Barbara Montone walks barefoot through a house built on the New Jersey shore, leaving her spiky heels outside to avoid scratching the hardwood floors. It has a turreted roof, a kidney-shaped swimming pool and a six-burner Thermador stove. But one reason alone explains why it is listed for $2.2m: the back garden is on Barnegat Bay. “This is what you want to see,” the estate agent says, gazing through a window. “The water.”
Five years ago the water was the last thing people wanted to see. A storm surge several feet high barrelled across the borough of Lavallette, destroying the house that had stood on this spot. It was the work of Sandy, the 1,000-mile-wide “superstorm” that made landfall in the area on October 29, 2012.
Sandy exposed the perils of shoreline living, as the climate warms and sea levels creep higher. In the US alone it left 162 dead, laid waste to 650,000 homes and cost $65bn — the second most expensive weather disaster in history.
This year’s record-breaking battery of Atlantic hurricanes have once again reminded Americans of the 6.9m homes at risk of damage from coastal storm surges, and what they cost the federal taxpayer. After approving $50bn in aid in the wake of Sandy, lawmakers have passed bills to spend tens of billions more to help victims of Harvey, Irma and Maria. The National Flood Insurance Program — $30bn in debt because of Sandy and earlier catastrophes — last week received a $16bn federal bailout to pay claims from the latest storms.
Retreat may be the most economical solution but it is seen as surrender for property owners and government officials financially and emotionally invested in the coastal way of life. Nearly one in three housing units added in the US this century were in counties adjacent to the shoreline in states such as Texas, Florida and North Carolina, according to the National Ocean Economics Program. By doubling down on the coasts, residents risk magnifying the impact of storms forecast to grow stronger in the years ahead.
On New Jersey’s fragile barrier islands, the response to Sandy has not been to withdraw inland but rather to build bigger. “They did not rebuild bungalows. They knocked those down and built McMansions,” says Walter LaCicero, Lavallette’s mayor.
After killing scores in the Caribbean, Sandy meandered up the US east coast, finally landing in Brigantine, New Jersey. The scars endure in cities such as New York, whose train tunnels were corroded with brine. At the Jersey shore, a beloved summer getaway, the ocean met the bay on the other side of the barrier islands and stacked houses like cars in a highway crash.
Improbably, the disaster created a once-in-a-lifetime buying opportunity. Older families unable to pay for repairs sold properties. “You have Wall Street coming in with their bonuses. People are leaving the Hamptons to come to the Jersey Shore,” says Ms Montone.
In neighbouring Ortley Beach, the ocean levelled a swath of homes lining the boardwalk. Now, builders are including lifts and rooftop hot tubs in three- and four-storey houses. “An elevator is a staple now. It’s like a telephone,” says Perry Beneduce, a colleague of Ms Montone.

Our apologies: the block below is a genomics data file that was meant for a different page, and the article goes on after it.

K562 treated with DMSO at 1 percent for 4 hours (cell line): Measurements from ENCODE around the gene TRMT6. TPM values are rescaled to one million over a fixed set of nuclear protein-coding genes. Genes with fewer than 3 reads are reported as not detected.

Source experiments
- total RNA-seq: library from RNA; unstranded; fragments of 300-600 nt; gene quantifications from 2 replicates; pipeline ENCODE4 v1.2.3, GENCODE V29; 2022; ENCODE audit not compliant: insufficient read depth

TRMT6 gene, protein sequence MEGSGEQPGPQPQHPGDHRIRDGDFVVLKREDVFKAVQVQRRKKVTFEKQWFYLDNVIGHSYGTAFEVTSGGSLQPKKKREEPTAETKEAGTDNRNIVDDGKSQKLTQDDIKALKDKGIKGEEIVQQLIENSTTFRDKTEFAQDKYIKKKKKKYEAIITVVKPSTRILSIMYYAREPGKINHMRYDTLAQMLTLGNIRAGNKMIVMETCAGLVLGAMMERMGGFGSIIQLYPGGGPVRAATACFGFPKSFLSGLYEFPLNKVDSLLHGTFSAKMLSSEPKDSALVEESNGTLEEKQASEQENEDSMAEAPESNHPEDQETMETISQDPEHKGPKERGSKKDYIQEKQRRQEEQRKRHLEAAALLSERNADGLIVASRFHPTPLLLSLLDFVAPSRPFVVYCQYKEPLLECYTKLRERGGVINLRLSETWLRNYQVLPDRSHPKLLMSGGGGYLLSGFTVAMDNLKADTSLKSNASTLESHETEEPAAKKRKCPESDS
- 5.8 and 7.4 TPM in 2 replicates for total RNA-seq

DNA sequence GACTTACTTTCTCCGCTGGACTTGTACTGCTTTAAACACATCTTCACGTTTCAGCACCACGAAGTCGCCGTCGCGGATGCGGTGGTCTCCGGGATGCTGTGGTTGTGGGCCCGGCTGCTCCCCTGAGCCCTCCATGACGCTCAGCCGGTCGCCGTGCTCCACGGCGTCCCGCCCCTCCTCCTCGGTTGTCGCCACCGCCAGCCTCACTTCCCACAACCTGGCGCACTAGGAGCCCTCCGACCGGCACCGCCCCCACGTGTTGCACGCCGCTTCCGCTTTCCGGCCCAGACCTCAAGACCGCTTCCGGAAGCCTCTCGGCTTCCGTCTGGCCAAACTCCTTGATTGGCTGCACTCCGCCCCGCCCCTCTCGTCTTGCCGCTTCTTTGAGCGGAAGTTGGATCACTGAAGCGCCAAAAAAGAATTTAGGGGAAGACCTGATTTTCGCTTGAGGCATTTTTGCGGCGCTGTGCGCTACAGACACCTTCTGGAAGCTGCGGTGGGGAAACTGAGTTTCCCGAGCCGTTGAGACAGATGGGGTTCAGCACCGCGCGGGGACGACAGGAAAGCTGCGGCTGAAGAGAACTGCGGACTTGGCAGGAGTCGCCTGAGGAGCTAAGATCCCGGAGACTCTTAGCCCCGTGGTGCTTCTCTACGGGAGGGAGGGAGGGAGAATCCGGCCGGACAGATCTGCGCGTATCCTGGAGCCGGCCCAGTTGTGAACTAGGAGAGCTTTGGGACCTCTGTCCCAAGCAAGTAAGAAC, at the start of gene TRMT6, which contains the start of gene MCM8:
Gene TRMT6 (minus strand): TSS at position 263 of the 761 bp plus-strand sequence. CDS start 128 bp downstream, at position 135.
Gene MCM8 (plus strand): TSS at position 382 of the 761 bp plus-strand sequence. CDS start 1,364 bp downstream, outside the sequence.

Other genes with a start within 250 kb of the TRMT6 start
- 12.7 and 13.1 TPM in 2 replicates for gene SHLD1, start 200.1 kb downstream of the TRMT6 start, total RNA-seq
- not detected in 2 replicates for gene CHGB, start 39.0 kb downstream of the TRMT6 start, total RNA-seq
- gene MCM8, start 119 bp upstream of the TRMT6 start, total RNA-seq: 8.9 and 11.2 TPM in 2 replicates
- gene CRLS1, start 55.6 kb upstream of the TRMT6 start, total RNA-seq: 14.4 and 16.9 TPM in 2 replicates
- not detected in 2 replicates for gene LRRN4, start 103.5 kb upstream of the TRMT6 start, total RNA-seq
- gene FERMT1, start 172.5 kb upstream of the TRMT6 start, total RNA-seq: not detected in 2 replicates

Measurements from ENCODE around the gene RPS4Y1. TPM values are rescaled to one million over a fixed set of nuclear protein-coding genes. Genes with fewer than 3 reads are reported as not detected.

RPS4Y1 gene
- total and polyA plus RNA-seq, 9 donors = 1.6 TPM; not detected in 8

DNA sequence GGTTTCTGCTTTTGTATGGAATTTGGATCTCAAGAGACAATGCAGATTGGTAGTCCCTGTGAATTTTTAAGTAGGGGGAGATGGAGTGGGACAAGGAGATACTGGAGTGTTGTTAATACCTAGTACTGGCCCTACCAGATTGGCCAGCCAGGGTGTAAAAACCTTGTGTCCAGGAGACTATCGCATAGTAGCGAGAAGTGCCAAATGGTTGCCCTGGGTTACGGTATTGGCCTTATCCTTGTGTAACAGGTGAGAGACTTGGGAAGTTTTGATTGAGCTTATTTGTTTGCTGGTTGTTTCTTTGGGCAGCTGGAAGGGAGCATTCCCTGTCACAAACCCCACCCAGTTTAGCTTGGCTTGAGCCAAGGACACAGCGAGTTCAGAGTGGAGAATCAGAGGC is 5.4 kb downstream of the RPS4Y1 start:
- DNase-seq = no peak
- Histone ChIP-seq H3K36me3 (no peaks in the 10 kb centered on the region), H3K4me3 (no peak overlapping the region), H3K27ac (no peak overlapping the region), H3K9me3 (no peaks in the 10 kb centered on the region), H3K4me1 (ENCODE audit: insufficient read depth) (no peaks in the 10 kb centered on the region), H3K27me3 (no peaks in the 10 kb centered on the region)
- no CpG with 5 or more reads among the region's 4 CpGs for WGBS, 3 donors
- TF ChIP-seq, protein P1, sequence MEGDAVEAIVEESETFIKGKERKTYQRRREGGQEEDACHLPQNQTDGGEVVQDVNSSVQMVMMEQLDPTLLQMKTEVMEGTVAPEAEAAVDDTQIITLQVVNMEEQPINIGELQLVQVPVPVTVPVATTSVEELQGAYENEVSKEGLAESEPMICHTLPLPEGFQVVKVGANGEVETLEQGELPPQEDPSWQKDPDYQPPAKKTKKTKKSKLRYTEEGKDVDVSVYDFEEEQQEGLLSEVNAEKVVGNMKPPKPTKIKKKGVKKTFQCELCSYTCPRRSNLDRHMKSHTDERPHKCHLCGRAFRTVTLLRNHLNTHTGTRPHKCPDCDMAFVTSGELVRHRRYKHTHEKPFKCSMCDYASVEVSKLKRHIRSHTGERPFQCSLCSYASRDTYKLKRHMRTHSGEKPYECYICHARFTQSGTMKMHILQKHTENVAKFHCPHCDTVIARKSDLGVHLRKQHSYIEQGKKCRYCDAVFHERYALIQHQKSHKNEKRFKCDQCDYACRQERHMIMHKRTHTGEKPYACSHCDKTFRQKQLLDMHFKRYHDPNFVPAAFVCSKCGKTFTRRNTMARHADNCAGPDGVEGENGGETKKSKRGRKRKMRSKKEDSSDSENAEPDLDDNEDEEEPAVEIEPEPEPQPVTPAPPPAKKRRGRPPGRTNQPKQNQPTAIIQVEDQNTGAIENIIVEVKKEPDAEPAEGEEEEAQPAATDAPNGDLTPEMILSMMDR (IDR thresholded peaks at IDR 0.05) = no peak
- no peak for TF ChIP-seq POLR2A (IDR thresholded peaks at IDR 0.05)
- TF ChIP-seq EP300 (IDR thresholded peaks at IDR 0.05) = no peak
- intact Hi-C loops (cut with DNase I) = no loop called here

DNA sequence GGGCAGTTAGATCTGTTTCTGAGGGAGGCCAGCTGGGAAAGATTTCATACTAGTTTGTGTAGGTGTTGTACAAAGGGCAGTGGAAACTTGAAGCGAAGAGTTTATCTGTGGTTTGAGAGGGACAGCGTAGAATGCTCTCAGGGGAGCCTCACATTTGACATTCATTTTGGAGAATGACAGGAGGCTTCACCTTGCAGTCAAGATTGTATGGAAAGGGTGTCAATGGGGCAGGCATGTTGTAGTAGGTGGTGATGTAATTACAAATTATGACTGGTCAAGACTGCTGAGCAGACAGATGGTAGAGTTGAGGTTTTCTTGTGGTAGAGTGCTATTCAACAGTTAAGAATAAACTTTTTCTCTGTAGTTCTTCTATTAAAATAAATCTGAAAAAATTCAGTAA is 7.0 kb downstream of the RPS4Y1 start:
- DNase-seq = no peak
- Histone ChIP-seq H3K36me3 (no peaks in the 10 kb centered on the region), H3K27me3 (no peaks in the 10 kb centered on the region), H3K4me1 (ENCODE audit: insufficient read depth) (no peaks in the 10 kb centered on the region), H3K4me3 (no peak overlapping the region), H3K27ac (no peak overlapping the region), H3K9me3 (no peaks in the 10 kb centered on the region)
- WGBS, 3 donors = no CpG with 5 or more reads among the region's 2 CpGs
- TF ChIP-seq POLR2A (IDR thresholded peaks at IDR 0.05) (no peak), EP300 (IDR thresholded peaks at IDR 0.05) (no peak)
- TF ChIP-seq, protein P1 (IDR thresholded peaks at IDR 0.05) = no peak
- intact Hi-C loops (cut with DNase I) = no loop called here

House prices in the worst-hit communities cratered after Sandy. In Lavallette, the median sale price of $532,500 in October 2012 had more than halved to $225,000 by February 2013, according to New Jersey Realtors. This past summer, median prices reached $660,000 and were higher by the beach.
The startling recovery has been underwritten by federal taxpayers. In a beneficial display of bipartisanship, President Barack Obama and New Jersey Governor Chris Christie walked the post-storm wasteland in early November 2012, helping seal Mr Obama’s re-election and the generous aid package for New Jersey and other north-east states.
The Federal Emergency Management Agency has paid out more than $25bn in New Jersey and New York alone, reimbursing towns for the cost of removing debris, repairing roads and bridges, and renting emergency equipment. Gaps in local tax revenue lost when assessed property values collapsed were filled with federal money. The agency granted $1.4bn to 179,000 people and households in the region to cover their costs of shelter and rebuilding.
A swift transition from devastation
2012 SEASIDE HEIGHTS, NEW JERSEY
FEMA also manages the federal insurance programme, covering policyholders in flood-prone areas. Already deeply indebted to the Treasury when Sandy hit, it borrowed another $6.25bn as premiums fell short of policyholders’ $8.6bn in insured losses. Hundreds of properties on the New Jersey coast have received serial flood claim payouts, according to an analysis of FEMA data by the Natural Resources Defense Council, an environment group. In Lavallette, claims were filed 159 times for 37 properties between 1978 and 2015, with the flood programme awarding $5.2m.
Lawmakers also approved $5bn for US Army Corps of Engineers projects such as “beach nourishment”, or pumping sand from the ocean floor to build artificial dunes and widen beaches. This month, a dredge ship and tugboats began depositing sand at Mantoloking, New Jersey, a town temporarily severed by Sandy when the Atlantic spilled into Barnegat Bay.
Critics say federal policy rewards local officials for hazardous coastal development. “If someone told you you’re going to get a new beach every time the oceans washed yours away, you’re probably going to feel more secure allowing high-priced homes to be built there,” says Rob Moore, senior policy analyst at the NRDC.
The aid has strings attached: all new and rebuilt houses must now rest on stilts at least one foot above the estimated crest of a once-in-a-100-year flood. The $2.2m house Ms Montone is marketing complies.
Yet the state’s barrier islands — long strips that serve as Atlantic breakwaters — face an uncertain future. Their streets are often just two or three feet above sea level, that is rising because of warming oceans and melting polar ice.
On the Jersey shore the rate has been faster than the global average because the land is subsiding. “Nuisance flooding”, when high tides gurgle up through sewer drains and on to streets, is more frequent. In Atlantic City it increased eightfold to 25 days a year between 1963 and 2013, according to a National Oceanic and Atmospheric Administration report.
Bob Kopp, director of the Institute of Earth, Ocean and Atmospheric Sciences at Rutgers University, says there is more to come: “There’s 1ft-2ft of sea level rise in store for the first half of the century, and there are going to be some shore communities that experience significant changes from that.” Projections for rises in sea levels vary for 2100, depending on the ability to rein in greenhouse gas emissions, but range from 2ft to 10ft, he says. At 2ft higher, some blocks on Barnegat Bay would be inundated at high tide, according to NOAA simulations. At 4ft, the western half of the barrier islands would be under water.